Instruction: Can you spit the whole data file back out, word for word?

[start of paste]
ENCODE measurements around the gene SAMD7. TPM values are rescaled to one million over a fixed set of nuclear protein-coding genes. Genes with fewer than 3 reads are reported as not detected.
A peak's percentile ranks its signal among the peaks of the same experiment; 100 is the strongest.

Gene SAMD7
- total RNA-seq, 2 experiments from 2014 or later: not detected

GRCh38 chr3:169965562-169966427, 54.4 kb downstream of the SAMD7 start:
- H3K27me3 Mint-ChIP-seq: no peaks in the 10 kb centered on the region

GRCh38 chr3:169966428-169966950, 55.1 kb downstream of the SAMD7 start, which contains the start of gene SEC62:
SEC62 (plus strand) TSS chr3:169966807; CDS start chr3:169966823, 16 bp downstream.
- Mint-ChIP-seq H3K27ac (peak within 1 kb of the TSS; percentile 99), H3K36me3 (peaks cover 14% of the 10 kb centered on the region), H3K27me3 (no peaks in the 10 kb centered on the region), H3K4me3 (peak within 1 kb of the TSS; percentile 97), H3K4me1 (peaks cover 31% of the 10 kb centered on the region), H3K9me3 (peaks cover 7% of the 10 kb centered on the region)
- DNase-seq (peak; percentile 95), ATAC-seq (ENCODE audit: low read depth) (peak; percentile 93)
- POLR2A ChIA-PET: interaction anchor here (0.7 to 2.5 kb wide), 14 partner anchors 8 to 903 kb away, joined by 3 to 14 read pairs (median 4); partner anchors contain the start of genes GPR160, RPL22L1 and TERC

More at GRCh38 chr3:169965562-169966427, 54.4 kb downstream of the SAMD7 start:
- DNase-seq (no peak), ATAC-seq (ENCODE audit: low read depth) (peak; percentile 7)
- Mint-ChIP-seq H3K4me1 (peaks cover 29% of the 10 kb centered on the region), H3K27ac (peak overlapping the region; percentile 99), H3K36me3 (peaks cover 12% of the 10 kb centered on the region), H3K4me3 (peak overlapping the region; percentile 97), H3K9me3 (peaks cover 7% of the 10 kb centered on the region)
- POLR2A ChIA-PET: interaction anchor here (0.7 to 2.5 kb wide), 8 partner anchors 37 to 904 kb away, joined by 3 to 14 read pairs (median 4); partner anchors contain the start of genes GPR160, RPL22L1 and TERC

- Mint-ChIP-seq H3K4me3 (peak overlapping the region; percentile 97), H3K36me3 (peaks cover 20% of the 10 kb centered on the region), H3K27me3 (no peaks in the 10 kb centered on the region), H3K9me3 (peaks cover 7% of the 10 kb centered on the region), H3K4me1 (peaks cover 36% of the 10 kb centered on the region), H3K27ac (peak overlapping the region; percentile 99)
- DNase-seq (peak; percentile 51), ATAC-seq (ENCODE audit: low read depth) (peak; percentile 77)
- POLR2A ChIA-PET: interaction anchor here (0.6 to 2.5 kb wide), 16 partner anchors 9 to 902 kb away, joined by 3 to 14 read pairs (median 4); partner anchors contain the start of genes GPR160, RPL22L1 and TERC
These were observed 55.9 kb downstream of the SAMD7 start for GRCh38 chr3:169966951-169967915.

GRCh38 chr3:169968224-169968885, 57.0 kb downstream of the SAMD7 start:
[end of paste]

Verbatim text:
ENCODE measurements around the gene SAMD7. TPM values are rescaled to one million over a fixed set of nuclear protein-coding genes. Genes with fewer than 3 reads are reported as not detected.
A peak's percentile ranks its signal among the peaks of the same experiment; 100 is the strongest.

Gene SAMD7
- total RNA-seq, 2 experiments from 2014 or later: not detected

GRCh38 chr3:169965562-169966427, 54.4 kb downstream of the SAMD7 start:
- H3K27me3 Mint-ChIP-seq: no peaks in the 10 kb centered on the region

GRCh38 chr3:169966428-169966950, 55.1 kb downstream of the SAMD7 start, which contains the start of gene SEC62:
SEC62 (plus strand) TSS chr3:169966807; CDS start chr3:169966823, 16 bp downstream.
- Mint-ChIP-seq H3K27ac (peak within 1 kb of the TSS; percentile 99), H3K36me3 (peaks cover 14% of the 10 kb centered on the region), H3K27me3 (no peaks in the 10 kb centered on the region), H3K4me3 (peak within 1 kb of the TSS; percentile 97), H3K4me1 (peaks cover 31% of the 10 kb centered on the region), H3K9me3 (peaks cover 7% of the 10 kb centered on the region)
- DNase-seq (peak; percentile 95), ATAC-seq (ENCODE audit: low read depth) (peak; percentile 93)
- POLR2A ChIA-PET: interaction anchor here (0.7 to 2.5 kb wide), 14 partner anchors 8 to 903 kb away, joined by 3 to 14 read pairs (median 4); partner anchors contain the start of genes GPR160, RPL22L1 and TERC

More at GRCh38 chr3:169965562-169966427, 54.4 kb downstream of the SAMD7 start:
- DNase-seq (no peak), ATAC-seq (ENCODE audit: low read depth) (peak; percentile 7)
- Mint-ChIP-seq H3K4me1 (peaks cover 29% of the 10 kb centered on the region), H3K27ac (peak overlapping the region; percentile 99), H3K36me3 (peaks cover 12% of the 10 kb centered on the region), H3K4me3 (peak overlapping the region; percentile 97), H3K9me3 (peaks cover 7% of the 10 kb centered on the region)
- POLR2A ChIA-PET: interaction anchor here (0.7 to 2.5 kb wide), 8 partner anchors 37 to 904 kb away, joined by 3 to 14 read pairs (median 4); partner anchors contain the start of genes GPR160, RPL22L1 and TERC

- Mint-ChIP-seq H3K4me3 (peak overlapping the region; percentile 97), H3K36me3 (peaks cover 20% of the 10 kb centered on the region), H3K27me3 (no peaks in the 10 kb centered on the region), H3K9me3 (peaks cover 7% of the 10 kb centered on the region), H3K4me1 (peaks cover 36% of the 10 kb centered on the region), H3K27ac (peak overlapping the region; percentile 99)
- DNase-seq (peak; percentile 51), ATAC-seq (ENCODE audit: low read depth) (peak; percentile 77)
- POLR2A ChIA-PET: interaction anchor here (0.6 to 2.5 kb wide), 16 partner anchors 9 to 902 kb away, joined by 3 to 14 read pairs (median 4); partner anchors contain the start of genes GPR160, RPL22L1 and TERC
These were observed 55.9 kb downstream of the SAMD7 start for GRCh38 chr3:169966951-169967915.

GRCh38 chr3:169968224-169968885, 57.0 kb downstream of the SAMD7 start: